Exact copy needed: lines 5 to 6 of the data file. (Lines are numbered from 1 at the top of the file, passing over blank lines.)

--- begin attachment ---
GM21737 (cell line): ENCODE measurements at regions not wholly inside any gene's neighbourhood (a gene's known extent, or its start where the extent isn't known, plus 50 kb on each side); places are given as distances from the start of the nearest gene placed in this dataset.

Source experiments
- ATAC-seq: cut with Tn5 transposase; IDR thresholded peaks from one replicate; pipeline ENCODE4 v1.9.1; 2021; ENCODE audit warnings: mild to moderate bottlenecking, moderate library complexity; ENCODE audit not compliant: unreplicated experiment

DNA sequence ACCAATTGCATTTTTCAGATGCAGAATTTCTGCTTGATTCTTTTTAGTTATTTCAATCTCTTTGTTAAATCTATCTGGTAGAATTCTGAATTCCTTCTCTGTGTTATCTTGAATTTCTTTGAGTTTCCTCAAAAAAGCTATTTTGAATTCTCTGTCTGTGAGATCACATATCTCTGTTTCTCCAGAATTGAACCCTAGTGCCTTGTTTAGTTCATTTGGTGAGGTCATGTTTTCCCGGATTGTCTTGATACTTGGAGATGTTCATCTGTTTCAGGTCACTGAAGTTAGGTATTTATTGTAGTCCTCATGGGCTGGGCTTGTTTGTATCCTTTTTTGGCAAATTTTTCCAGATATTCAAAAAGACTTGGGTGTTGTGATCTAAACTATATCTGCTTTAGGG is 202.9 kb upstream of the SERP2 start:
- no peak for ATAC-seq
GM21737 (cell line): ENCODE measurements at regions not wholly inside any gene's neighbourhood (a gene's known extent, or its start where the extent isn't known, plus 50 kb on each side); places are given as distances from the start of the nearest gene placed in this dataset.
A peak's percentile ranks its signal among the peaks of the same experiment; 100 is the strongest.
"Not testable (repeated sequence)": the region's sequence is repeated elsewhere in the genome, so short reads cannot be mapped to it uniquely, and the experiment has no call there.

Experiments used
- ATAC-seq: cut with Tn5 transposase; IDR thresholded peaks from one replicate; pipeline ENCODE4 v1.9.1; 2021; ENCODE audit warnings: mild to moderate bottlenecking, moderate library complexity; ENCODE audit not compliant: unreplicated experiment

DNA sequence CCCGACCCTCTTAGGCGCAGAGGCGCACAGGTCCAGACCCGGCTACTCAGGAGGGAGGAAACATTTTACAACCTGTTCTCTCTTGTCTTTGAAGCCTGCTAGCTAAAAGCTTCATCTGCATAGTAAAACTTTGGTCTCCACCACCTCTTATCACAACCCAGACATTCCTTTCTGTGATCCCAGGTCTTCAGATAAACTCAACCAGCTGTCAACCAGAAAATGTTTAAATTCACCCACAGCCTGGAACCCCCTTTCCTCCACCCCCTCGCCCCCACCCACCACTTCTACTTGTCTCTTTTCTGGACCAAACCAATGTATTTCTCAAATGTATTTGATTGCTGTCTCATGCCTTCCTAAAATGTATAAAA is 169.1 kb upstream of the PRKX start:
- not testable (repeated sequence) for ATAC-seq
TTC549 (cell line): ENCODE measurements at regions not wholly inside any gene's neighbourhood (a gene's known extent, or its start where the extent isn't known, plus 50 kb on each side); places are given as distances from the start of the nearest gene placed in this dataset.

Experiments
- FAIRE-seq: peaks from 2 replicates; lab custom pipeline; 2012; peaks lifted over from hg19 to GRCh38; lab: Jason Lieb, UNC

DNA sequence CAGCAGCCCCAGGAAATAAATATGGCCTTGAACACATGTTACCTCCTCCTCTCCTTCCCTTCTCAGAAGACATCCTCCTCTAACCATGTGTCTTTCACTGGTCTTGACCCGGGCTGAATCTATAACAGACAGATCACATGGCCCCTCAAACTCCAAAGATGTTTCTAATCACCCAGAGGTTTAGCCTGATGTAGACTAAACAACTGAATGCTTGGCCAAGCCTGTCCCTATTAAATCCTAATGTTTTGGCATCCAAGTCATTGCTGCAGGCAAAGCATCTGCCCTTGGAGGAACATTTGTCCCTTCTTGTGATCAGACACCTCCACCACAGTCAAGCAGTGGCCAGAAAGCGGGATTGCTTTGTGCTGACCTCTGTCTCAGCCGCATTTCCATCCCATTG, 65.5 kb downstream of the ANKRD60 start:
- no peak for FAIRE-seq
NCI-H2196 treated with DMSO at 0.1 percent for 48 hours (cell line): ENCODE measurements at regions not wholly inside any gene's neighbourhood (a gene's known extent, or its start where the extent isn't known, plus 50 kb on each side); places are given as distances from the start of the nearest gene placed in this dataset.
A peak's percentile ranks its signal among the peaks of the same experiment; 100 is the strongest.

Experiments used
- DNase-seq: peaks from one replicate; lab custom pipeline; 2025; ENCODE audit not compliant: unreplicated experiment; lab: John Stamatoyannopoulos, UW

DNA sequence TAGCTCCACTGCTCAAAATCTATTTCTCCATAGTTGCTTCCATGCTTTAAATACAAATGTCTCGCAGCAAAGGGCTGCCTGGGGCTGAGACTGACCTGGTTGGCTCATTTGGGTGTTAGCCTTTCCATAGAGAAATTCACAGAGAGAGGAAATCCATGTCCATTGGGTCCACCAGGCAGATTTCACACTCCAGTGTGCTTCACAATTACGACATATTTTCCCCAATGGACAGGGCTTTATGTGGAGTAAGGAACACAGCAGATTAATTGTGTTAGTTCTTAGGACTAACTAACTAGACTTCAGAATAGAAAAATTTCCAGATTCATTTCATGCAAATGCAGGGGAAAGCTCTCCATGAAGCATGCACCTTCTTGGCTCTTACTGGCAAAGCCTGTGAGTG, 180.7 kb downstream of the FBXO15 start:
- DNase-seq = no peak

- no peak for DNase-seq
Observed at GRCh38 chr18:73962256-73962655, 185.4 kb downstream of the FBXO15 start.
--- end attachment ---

- no peak for ATAC-seq
GM21737 (cell line): ENCODE measurements at regions not wholly inside any gene's neighbourhood (a gene's known extent, or its start where the extent isn't known, plus 50 kb on each side); places are given as distances from the start of the nearest gene placed in this dataset.